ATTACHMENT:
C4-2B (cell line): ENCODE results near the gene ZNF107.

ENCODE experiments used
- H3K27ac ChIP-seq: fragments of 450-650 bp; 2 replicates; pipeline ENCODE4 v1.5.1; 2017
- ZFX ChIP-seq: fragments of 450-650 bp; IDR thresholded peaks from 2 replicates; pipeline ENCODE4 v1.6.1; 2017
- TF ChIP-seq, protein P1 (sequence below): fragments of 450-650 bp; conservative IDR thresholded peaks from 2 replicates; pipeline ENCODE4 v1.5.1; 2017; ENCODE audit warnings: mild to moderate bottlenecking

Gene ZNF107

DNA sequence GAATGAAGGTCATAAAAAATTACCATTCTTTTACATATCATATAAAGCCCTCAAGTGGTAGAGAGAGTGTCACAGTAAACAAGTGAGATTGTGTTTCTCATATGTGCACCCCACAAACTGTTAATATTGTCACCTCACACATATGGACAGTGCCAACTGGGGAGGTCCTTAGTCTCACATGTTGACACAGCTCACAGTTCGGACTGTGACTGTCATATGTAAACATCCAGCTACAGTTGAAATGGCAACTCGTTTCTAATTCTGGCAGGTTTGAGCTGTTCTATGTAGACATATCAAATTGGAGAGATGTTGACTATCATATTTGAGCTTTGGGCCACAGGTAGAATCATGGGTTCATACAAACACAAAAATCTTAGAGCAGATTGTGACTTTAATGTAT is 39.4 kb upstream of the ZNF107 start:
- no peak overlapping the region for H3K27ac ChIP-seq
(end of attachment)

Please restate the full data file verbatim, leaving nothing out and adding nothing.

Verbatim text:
C4-2B (cell line): ENCODE results near the gene ZNF107.

ENCODE experiments used
- H3K27ac ChIP-seq: fragments of 450-650 bp; 2 replicates; pipeline ENCODE4 v1.5.1; 2017
- ZFX ChIP-seq: fragments of 450-650 bp; IDR thresholded peaks from 2 replicates; pipeline ENCODE4 v1.6.1; 2017
- TF ChIP-seq, protein P1 (sequence below): fragments of 450-650 bp; conservative IDR thresholded peaks from 2 replicates; pipeline ENCODE4 v1.5.1; 2017; ENCODE audit warnings: mild to moderate bottlenecking

Gene ZNF107

DNA sequence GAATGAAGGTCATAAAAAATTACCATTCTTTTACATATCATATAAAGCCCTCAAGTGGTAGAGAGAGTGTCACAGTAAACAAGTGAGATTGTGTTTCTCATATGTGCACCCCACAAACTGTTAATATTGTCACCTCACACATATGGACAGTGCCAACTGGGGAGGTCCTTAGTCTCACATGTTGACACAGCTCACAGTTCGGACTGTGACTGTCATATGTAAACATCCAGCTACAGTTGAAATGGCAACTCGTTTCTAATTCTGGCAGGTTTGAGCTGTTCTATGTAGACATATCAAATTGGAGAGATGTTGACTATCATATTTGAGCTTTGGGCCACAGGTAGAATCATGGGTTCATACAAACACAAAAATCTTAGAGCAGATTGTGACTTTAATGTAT is 39.4 kb upstream of the ZNF107 start:
- no peak overlapping the region for H3K27ac ChIP-seq